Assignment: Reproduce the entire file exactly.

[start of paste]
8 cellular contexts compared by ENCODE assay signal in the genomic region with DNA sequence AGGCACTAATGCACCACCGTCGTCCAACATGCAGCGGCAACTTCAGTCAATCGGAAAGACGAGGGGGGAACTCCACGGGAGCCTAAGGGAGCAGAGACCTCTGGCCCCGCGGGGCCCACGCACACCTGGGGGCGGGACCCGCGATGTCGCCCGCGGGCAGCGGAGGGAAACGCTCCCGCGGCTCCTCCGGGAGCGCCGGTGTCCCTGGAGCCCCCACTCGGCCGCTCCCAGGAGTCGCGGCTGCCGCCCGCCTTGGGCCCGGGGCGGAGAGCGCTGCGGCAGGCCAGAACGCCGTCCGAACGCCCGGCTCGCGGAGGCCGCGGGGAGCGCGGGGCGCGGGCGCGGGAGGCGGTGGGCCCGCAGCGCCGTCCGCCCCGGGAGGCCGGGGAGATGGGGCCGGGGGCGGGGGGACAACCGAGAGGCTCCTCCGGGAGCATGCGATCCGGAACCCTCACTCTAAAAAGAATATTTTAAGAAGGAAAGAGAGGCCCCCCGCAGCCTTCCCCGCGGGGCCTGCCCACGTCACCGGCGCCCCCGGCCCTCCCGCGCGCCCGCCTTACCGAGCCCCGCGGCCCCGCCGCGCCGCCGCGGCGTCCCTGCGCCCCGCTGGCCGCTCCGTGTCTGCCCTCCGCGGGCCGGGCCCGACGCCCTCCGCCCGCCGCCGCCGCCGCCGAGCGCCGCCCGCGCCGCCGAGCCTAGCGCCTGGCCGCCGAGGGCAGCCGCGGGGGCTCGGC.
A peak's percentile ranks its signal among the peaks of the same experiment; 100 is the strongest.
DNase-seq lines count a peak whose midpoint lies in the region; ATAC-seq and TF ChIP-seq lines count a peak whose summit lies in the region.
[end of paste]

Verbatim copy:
8 cellular contexts compared by ENCODE assay signal in the genomic region with DNA sequence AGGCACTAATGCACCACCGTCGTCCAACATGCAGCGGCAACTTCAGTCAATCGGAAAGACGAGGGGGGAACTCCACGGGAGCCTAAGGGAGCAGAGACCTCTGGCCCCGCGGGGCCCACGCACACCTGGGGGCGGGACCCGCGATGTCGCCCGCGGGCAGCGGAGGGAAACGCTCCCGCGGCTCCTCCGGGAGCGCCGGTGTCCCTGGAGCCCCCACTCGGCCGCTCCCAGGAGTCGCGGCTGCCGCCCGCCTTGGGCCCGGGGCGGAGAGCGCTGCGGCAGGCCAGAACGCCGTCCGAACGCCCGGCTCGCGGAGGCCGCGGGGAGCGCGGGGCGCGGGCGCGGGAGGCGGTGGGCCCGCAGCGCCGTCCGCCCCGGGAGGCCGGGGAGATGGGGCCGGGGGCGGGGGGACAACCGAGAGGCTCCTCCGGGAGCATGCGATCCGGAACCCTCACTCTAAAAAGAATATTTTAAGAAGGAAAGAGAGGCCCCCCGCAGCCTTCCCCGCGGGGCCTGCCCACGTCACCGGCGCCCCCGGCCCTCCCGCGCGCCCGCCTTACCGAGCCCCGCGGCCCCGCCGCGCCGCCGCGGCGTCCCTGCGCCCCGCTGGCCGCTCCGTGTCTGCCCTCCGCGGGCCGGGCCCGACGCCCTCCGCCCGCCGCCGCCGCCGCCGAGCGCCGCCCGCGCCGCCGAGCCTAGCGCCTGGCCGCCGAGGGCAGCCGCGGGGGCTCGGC.
A peak's percentile ranks its signal among the peaks of the same experiment; 100 is the strongest.
DNase-seq lines count a peak whose midpoint lies in the region; ATAC-seq and TF ChIP-seq lines count a peak whose summit lies in the region.